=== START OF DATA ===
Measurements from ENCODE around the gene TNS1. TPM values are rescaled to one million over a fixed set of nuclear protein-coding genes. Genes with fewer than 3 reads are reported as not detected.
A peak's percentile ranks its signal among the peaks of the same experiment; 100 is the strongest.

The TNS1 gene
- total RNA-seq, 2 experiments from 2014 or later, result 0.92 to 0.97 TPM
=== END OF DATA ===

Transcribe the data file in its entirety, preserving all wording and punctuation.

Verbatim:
Measurements from ENCODE around the gene TNS1. TPM values are rescaled to one million over a fixed set of nuclear protein-coding genes. Genes with fewer than 3 reads are reported as not detected.
A peak's percentile ranks its signal among the peaks of the same experiment; 100 is the strongest.

The TNS1 gene
- total RNA-seq, 2 experiments from 2014 or later, result 0.92 to 0.97 TPM